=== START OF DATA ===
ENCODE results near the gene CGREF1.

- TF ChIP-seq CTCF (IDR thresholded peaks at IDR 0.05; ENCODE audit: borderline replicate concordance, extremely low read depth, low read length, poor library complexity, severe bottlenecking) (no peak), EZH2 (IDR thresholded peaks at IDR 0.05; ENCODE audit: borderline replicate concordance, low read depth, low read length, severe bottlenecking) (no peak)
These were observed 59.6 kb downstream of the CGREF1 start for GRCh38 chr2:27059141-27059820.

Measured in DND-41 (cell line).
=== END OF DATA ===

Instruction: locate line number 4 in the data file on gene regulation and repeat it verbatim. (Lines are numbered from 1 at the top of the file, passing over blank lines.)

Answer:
Measured in DND-41 (cell line).